4.1.1. Correlation and Regression Tree Analysis
 An early ominous finding was low correlations between each of the 33 predictors (Table 1) and the predictand (maximum interval). This was manifest by the difficulty of each scheme to predict the outlier values of maximum interval (e.g., Figure 4). The correlation and regression tree analysis (CART) [Brieman et al., 1984; Venables and Ripley, 1997; Burrows et al., 2004] will be described first. The first step was to create the tree using a recursive splitting of nodes (i.e., decision points). The nodes are created based on predictors in the dependent data set, and at each node, additional subnodes, or children nodes, then are created. As each node is created, SPSS determines whether the node terminates to provide a final value for the predictand (maximum interval). At this point, the decision tree likely has overfit the data set. This leads to a “pruning” process in which simpler trees are created by removing nodes of lesser importance. From the set of “pruned” trees, an optimal tree is selected that best describes the dependent data set, while not overfitting the data.
 The simplicity of this scheme is a positive trait for use in an operational setting since it does not require interpretation of a multivariate regression model. Unfortunately, although CART would be easy to implement operationally, it only provided 56% accuracy and very little precision (Table 2). The actual decision tree (Figure 7) shows the cause of the poor accuracy. Of the seven termination nodes giving the forecast maximum interval, only one is longer than 10 min. This automatically causes CART to miss the three longest maximum intervals in the 16 independent storms. With this bias toward the shorter and more numerous maximum intervals, the CART scheme does not provide a safe cessation forecast.
Figure 7. CART analysis for predicting the maximum interval. Each termination node gives the forecast maximum interval (minutes) to wait before ending a lightning advisory.
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 The CART analysis is heavily weighted toward the time delay between the last CG strike and the last (and final) IC flash of a storm since three of the first four decision nodes use this predictor (Figure 7). This choice specifically addresses characteristics of individual storms. Two of the final three predictors, shear through 6 km and the best lifted index, are environmental parameters, suggesting that the shear that can tilt an updraft and the available instability contribute to lightning activity. The final node, storm duration, is another storm specific parameter that appears in several of the schemes discussed later. It is unfortunate that the optimal decision tree (Figure 7) includes a predictor (time delay between last CG and last IC) that is poorly correlated to the maximum interval (R is −0.1). However, none of the other predictors yielded better results. Of the remaining predictors, instantaneous storm duration, had the best correlation of R = 0.21. Operationally, use of this predictor would require CART to be rerun as the storm persists. Although the CART analysis hints that individual storm predictors are the most effective to use, our scheme was hampered by the predictors available in real time being poorly correlated with the predictand (maximum interval).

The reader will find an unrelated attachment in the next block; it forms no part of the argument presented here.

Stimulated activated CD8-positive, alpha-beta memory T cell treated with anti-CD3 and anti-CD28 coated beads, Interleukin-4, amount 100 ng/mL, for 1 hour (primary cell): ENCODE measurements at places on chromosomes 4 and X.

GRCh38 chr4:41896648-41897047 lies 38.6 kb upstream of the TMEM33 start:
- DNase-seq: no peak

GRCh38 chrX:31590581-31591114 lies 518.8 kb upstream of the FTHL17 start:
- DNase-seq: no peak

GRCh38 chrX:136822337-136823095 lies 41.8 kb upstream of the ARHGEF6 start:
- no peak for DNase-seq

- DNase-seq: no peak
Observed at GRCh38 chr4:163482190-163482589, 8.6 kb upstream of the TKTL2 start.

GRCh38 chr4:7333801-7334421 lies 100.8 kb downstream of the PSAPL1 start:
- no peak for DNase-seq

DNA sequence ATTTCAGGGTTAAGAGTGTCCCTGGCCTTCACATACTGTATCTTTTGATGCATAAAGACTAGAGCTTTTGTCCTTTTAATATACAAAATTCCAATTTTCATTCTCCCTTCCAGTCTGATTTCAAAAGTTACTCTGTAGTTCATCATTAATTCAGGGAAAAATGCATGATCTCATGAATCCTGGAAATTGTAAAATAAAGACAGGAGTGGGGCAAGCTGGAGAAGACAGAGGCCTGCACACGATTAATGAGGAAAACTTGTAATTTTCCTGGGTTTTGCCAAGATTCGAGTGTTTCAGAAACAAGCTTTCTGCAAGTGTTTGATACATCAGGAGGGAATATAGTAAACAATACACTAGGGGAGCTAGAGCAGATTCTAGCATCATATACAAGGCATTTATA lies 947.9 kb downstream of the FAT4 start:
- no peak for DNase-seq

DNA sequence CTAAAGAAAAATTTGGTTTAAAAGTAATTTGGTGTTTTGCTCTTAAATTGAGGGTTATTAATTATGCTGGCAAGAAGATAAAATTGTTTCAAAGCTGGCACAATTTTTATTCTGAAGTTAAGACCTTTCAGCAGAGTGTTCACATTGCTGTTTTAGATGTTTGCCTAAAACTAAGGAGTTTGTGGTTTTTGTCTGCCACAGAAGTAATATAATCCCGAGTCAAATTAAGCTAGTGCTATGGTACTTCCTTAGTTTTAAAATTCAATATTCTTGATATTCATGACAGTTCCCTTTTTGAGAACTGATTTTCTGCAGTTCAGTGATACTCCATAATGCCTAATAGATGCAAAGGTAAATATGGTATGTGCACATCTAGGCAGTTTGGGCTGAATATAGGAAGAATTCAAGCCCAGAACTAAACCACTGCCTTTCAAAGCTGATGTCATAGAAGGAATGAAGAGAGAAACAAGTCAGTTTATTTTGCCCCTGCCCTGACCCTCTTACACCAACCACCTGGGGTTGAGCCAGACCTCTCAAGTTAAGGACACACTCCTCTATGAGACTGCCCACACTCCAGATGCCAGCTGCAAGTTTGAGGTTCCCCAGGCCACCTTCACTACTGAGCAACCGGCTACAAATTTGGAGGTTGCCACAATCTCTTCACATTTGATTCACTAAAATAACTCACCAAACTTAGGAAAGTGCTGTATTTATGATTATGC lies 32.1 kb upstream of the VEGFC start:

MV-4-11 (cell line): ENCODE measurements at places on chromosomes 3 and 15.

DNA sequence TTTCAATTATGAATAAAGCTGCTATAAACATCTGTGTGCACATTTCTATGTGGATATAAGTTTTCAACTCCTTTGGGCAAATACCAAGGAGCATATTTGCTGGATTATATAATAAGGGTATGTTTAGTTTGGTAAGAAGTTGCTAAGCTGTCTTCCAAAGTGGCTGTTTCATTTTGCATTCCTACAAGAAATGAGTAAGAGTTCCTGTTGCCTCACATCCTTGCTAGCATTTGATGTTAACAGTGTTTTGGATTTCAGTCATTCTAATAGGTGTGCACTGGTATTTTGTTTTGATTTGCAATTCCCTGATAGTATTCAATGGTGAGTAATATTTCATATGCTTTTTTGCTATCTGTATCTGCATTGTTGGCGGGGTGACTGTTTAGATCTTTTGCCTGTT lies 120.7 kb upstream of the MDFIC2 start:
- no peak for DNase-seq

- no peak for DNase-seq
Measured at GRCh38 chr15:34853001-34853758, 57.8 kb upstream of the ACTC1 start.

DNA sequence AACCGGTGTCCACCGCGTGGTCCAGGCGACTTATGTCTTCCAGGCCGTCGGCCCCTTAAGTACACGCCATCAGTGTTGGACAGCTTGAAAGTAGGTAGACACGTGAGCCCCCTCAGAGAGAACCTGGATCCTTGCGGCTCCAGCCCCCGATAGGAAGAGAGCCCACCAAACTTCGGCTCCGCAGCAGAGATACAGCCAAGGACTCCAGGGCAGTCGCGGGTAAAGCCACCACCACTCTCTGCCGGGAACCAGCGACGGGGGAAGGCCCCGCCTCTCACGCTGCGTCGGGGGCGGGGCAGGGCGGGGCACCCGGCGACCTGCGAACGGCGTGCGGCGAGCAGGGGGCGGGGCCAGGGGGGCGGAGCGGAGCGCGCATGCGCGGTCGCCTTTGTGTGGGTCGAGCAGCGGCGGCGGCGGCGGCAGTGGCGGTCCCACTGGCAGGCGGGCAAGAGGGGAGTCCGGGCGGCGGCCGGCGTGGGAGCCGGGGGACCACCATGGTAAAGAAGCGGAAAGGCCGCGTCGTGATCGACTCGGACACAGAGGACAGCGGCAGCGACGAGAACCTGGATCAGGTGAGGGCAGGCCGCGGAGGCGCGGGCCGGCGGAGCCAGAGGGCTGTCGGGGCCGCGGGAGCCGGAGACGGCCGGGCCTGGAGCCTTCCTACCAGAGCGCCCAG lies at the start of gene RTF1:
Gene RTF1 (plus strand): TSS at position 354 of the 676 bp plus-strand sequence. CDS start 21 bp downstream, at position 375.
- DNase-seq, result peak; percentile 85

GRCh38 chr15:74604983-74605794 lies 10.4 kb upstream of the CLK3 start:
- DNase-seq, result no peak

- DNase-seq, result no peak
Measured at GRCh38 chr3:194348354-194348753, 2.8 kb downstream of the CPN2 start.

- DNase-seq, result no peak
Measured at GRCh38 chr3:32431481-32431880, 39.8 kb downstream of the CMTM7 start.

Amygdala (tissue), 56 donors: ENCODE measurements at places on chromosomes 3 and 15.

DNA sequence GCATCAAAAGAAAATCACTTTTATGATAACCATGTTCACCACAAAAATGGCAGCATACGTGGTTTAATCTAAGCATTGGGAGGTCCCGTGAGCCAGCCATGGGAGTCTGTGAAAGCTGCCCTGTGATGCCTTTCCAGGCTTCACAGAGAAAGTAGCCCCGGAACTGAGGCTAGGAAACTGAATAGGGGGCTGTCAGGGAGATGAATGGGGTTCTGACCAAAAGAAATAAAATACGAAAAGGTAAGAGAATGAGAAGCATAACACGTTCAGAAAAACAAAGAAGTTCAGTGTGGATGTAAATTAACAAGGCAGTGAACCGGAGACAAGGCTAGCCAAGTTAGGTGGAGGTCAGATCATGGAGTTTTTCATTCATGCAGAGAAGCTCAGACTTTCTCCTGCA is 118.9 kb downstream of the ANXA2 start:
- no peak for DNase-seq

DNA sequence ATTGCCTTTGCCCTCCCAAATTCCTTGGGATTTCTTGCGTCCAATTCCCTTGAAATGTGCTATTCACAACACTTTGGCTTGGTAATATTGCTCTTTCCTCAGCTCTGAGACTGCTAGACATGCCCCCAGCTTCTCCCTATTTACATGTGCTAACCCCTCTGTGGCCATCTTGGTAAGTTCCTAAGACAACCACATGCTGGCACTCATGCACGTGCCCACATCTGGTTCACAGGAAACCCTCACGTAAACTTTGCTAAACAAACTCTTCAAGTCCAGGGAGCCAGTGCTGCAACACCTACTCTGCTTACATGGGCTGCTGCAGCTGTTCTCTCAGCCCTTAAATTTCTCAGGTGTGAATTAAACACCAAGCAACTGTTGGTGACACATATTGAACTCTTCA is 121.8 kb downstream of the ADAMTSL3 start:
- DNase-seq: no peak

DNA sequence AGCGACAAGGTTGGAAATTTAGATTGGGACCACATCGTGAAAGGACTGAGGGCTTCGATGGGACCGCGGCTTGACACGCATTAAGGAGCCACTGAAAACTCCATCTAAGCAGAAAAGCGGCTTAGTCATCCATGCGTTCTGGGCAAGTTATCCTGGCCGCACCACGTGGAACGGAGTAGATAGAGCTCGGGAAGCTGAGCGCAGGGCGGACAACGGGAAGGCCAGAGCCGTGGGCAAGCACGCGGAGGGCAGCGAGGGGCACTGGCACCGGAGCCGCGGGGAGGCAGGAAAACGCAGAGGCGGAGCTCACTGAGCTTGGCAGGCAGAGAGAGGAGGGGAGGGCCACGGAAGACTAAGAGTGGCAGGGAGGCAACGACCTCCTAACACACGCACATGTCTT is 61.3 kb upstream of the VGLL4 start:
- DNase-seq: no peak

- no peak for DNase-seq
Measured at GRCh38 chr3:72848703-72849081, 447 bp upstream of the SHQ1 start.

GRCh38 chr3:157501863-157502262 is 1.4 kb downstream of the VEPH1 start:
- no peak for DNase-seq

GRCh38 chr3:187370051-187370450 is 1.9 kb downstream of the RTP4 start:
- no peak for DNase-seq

The decision tree shown in Figure 7 was the best of several that were developed. The tree creation process was repeated numerous times to help determine what parameters would produce the best decision tree. They included using different numbers of termination nodes as well as how easily a node could split into additional children nodes. The low correlation of the predictors to the predictand limited CART's versatility. While many variations were attempted, none were accurate or effective.
4.1.2. Multiple Linear Regression Schemes (Sounding Only Regression, Sounding and Storm Regression, and Experimental Regression)